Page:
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|Original work||Harry Potter and the Philosopher's Stone (2001)|
|Films and television|
|Play(s)||Harry Potter and the Cursed Child|
|Original music||Music of the Wizarding World|
|Theme park attractions||The Wizarding World of Harry Potter|
Wizarding World (previously known as J.K. Rowling's Wizarding World) is a British-American fantasy media franchise and shared fictional universe centered on a series of fantasy films, distributed by Warner Bros. Pictures, based on the Harry Potter fantasy novels by British author J. K. Rowling. The films have been in production since 2000, and in that time nine films have been produced, with four more in various stages of production. The series has collectively grossed over $8.5 billion at the global box office, making it the third highest-grossing film franchise of all-time.
David Heyman and his company Heyday Films have produced every film in the Wizarding World. Chris Columbus and Mark Radcliffe served as producers on Harry Potter and the Prisoner of Azkaban, David Barron began producing the films with the 2007 film Harry Potter and the Order of the Phoenix and ending with Harry Potter and the Deathly Hallows – Part 2 in 2011, and Rowling produced the final two films in the Harry Potter series. Heyman, Rowling, Steve Kloves and Lionel Wigram have produced both films in the Fantastic Beasts series. The films are written and directed by several individuals and feature large, often ensemble, casts. Many of the actors, including Daniel Radcliffe, Rupert Grint, Emma Watson and Eddie Redmayne, star in numerous films. Soundtrack albums have been released for each of the films. The franchise also includes a stage production, a digital publication, and The Wizarding World of Harry Potter themed areas at several Universal Parks & Resorts amusement parks around the world.
The first film in the Wizarding World was Harry Potter and the Philosopher's Stone (2001), which was followed by seven Harry Potter sequels, beginning with Harry Potter and the Chamber of Secrets in 2002, and ending with Harry Potter and the Deathly Hallows – Part 2 in 2011, nearly ten years after the first film's release. Fantastic Beasts and Where to Find Them (2016) is the first film in the spin-off prequel Fantastic Beasts series. A sequel titled Fantastic Beasts: The Crimes of Grindelwald, has been scheduled for 2018, alongside three additional instalments with one scheduled for 2020.
|Harry Potter and the Philosopher's Stone||16 November 2001||Chris Columbus||Steve Kloves||David Heyman|
|Harry Potter and the Chamber of Secrets||14 November 2002|
|Harry Potter and the Prisoner of Azkaban||31 May 2004||Alfonso Cuarón||David Heyman, Chris Columbus and Mark Radcliffe|
|Harry Potter and the Goblet of Fire||18 November 2005||Mike Newell||David Heyman|
|Harry Potter and the Order of the Phoenix||11 July 2007||David Yates||Michael Goldenberg||David Heyman and David Barron|
|Harry Potter and the Half-Blood Prince||15 July 2009||Steve Kloves|
|Harry Potter and the Deathly Hallows – Part 1||19 November 2010||David Heyman, David Barron and J. K. Rowling|
|Harry Potter and the Deathly Hallows – Part 2||15 July 2011|
Harry Potter, a seemingly ordinary eleven-year-old boy, is actually a wizard and survivor of Lord Voldemort's attempted rise to power. Harry is rescued from his unkind Muggle relatives and takes his place at Hogwarts School of Witchcraft and Wizardry, where he and his friends Ron Weasley and Hermione Granger become entangled in the mystery of the Philosopher's Stone, which is being kept within the school.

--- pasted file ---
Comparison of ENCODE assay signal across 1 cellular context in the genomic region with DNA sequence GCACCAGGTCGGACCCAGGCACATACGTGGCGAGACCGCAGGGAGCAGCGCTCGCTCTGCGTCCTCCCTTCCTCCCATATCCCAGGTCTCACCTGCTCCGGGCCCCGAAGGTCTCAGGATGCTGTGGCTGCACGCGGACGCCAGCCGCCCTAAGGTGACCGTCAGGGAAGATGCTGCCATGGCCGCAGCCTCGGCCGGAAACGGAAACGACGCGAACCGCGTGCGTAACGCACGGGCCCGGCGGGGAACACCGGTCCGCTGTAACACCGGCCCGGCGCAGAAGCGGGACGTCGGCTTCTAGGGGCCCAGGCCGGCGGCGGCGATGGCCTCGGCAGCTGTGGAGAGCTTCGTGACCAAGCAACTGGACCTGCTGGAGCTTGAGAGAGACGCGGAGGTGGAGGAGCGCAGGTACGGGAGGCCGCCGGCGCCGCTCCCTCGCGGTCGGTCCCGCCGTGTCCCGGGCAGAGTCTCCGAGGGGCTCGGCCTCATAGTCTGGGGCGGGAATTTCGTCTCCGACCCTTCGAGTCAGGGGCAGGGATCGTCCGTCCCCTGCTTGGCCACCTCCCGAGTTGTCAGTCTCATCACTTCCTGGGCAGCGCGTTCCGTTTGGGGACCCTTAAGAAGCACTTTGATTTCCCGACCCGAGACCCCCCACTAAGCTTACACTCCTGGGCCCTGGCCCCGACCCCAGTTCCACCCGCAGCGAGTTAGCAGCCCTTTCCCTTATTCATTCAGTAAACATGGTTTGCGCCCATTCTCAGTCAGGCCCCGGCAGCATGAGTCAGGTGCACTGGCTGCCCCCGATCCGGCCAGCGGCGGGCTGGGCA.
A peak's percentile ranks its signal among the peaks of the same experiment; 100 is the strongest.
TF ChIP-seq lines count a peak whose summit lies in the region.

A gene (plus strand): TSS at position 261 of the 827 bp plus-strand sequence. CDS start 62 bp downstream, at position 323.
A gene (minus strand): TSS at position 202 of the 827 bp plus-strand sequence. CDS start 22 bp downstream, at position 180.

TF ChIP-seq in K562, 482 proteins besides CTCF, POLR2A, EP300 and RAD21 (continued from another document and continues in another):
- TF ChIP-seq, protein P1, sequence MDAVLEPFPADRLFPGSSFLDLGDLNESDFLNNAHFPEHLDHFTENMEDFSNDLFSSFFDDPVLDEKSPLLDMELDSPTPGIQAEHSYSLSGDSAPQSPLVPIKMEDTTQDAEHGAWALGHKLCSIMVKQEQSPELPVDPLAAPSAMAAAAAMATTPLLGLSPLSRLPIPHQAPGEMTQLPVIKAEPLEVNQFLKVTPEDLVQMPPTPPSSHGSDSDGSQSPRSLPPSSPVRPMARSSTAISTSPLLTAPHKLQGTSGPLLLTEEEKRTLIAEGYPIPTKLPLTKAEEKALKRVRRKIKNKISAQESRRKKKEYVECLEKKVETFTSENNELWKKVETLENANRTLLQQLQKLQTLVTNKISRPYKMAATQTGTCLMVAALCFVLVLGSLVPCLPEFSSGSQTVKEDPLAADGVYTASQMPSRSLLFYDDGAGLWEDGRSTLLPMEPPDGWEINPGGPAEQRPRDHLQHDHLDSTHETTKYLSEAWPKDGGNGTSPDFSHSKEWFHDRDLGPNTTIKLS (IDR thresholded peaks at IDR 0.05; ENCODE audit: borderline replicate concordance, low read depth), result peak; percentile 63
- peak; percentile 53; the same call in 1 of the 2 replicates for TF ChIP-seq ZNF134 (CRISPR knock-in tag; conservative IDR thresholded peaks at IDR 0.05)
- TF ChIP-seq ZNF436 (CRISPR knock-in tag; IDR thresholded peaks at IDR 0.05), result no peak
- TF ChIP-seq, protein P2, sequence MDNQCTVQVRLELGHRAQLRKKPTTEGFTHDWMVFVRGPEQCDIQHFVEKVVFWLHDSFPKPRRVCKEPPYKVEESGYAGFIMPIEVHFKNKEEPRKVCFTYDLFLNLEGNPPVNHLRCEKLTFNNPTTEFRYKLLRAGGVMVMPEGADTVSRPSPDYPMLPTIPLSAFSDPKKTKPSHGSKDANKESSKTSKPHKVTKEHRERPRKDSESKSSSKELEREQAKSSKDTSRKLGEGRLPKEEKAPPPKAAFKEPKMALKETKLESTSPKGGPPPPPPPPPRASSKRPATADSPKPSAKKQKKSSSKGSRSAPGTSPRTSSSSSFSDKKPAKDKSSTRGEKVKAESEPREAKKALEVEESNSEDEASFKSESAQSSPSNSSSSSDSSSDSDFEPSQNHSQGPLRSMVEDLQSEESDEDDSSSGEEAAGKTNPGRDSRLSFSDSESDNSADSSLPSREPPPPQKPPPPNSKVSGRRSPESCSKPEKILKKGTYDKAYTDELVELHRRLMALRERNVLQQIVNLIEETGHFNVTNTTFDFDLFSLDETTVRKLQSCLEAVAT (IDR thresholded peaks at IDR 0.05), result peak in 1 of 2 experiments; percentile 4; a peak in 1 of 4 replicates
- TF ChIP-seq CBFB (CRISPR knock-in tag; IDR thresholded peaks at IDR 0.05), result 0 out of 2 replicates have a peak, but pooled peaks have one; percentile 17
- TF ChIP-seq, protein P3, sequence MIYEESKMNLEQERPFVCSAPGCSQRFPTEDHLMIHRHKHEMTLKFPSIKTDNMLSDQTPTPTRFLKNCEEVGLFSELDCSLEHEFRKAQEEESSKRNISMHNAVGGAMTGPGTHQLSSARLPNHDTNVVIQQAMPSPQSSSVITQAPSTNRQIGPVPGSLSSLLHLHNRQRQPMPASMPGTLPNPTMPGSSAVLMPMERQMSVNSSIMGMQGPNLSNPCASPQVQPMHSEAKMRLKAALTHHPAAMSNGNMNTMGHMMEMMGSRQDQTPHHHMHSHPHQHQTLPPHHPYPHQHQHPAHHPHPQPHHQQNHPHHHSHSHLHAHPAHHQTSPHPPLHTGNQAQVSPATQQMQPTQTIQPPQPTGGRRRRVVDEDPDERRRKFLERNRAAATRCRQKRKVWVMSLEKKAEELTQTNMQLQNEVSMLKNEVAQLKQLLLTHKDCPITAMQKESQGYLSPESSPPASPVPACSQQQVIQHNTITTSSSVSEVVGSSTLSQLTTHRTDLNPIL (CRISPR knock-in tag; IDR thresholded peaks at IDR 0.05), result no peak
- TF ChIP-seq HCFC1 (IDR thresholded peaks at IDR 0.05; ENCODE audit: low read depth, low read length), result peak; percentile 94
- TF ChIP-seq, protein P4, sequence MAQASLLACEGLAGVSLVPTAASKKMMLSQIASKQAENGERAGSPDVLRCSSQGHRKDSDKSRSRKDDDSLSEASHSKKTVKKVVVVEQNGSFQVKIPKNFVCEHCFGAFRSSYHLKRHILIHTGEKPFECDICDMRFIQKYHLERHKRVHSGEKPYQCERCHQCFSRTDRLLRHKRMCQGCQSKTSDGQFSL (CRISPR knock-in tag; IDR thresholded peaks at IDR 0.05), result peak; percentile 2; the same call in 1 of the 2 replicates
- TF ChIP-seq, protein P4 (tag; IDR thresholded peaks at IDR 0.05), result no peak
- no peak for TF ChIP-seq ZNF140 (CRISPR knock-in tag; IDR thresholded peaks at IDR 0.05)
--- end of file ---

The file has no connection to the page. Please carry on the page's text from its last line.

In October 1998, Warner Bros. purchased the film rights to the first four novels of the Harry Potter fantasy series by J. K. Rowling for a seven-figure sum, after a pitch from producer David Heyman. Warner Bros. took particular notice of Rowling's wishes and thoughts about the films when drafting her contract. One of her principal stipulations was that they be shot in Britain with an all-British cast, which has been generally adhered to. On 8 August 2000, the virtually unknown Daniel Radcliffe and newcomers Rupert Grint and Emma Watson were selected to play Harry Potter, Ron Weasley and Hermione Granger. Chris Columbus was hired to direct the film adaptation of Philosopher's Stone, with Steve Kloves selected to write the screenplay. Filming began on 29 September 2000 at Leavesden Film Studios and concluded on 23 March 2001, with final work being done in July. Principal photography took place on 2 October 2000 at North Yorkshire's Goathland railway station. Warner Bros. had initially planned to release the film over 4 July 2001 weekend, making for such a short production window that several proposed directors removed themselves from consideration. Because of time constraints, the date was put back, and Harry Potter and the Philosopher's Stone was released in the United Kingdom and the United States on 16 November 2001.
Harry, Ron, and Hermione return to Hogwarts for their second year, but a mysterious chamber, hidden in the school, is opened leaving students and ghosts petrified by an unknown agent. They must solve the mystery of the chamber, and discover its entrance to find and defeat the true culprit.
Columbus and Kloves returned as director, and screenwriter for the film adaptation of Chamber of Secrets. Just three days after the wide release of the first film, production began on 19 November 2001 in Surrey, England, with filming continuing on location on the Isle of Man and at several other locations in Great Britain. Leavesden Film Studios in London made several scenes for Hogwarts. Principal photography concluded in the summer of 2002. The film spent until early October in post-production. Harry Potter and the Chamber of Secrets premiered in the United Kingdom on 3 November 2002 before its wide release on 15 November, one year after the Philosopher's Stone.